In further evidence that shows the Bashar al-Assad government in Syria used chemical weapons on its citizens, a new report by a chemical weapons watchdog offers a "high degree of certainty" that toxic chlorine gas was used on civilians.
The Organisation for the Prohibition of Chemical Weapons (OPCW) has compiled a new 117-page report with concrete accounts from eyewitnesses from three Syrian villages in Hama and Idlib, many of whom saw helicopters and "smelled chlorine" when bombs struck. Only the Syrian regime reportedly had access to helicopters during the civil war.
The United Nations Security Council reviewed the report on Tuesday, US Ambassador to the UN Samantha Power said through her Twitter account.
"UNSC met on Syria CW today and reviewed more compelling eyewitness evidence of chlorine gas use by Syrian regime," Power tweeted.
"32 witnesses saw or heard sound of helicopters as bombs struck; 29 smelled chlorine. Only Syrian regime uses helos (helicopters)," she said.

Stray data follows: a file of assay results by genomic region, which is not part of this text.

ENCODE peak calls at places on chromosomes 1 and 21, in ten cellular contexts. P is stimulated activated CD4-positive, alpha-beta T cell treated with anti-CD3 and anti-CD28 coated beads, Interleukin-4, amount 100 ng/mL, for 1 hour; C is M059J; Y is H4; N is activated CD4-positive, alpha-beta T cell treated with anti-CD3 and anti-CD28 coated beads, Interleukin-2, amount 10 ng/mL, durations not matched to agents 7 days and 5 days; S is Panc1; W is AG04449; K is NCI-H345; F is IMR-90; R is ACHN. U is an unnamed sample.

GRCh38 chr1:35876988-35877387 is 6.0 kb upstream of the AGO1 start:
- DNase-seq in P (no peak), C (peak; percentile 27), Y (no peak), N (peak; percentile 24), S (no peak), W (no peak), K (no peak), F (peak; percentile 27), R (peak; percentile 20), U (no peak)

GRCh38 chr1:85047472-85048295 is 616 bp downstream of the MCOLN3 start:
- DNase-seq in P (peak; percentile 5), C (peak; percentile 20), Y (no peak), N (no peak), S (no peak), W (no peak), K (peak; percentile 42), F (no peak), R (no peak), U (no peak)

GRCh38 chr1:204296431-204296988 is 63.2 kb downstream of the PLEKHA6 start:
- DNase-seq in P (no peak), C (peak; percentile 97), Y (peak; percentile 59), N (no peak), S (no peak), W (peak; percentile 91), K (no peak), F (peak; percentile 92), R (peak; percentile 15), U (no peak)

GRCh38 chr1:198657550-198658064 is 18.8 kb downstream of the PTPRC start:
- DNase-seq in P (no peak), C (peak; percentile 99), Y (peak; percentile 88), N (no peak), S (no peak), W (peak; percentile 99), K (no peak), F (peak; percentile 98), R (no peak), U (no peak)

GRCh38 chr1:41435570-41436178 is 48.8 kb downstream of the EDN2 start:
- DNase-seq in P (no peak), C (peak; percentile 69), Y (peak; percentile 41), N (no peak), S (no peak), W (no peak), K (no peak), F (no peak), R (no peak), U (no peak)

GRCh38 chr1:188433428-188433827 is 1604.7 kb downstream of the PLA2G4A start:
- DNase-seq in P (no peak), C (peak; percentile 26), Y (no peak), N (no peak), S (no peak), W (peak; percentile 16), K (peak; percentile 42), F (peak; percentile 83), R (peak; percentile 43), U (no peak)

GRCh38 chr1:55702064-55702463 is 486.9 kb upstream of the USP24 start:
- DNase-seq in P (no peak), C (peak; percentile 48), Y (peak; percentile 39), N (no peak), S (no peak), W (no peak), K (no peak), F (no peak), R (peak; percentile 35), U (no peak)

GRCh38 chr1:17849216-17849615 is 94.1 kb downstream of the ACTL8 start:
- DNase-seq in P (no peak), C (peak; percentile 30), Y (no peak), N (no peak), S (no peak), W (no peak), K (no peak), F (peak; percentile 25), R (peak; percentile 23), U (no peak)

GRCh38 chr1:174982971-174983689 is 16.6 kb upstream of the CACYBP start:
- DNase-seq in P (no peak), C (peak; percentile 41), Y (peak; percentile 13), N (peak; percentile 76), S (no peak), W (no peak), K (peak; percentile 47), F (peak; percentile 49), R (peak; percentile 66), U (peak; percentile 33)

However, the report does not name any side that used the chemical weapons. The report also has photographs and screen grabs of purported barrel bombs with chlorine and yellow clouds following the attacks that took place last year, Reuters reported.
Western nations have consistently blamed the Assad regime for the use of chemical weapons on Syrians, though the Syrian government put the blame on rebel forces.
The move to end the use of chemical weapons in Syria gathered momentum after a sarin gas attack in the village of Ghouta in August 2013 killed hundreds of people.
The UN disarmament head Angela Kane has said that all chemical weapons production facilities in Syria will be destroyed by June.
Latest OPCW report: 32 witnesses saw or heard sound of helicopters as bombs struck; 29 smelled chlorine. Only Syrian regime uses helos.
— Samantha Power (@AmbassadorPower) January 6, 2015
Regime must be shown it is not enough to destroy declared CW; must stop dropping chemical-laden explosives on civilians. — Samantha Power (@AmbassadorPower) January 6, 2015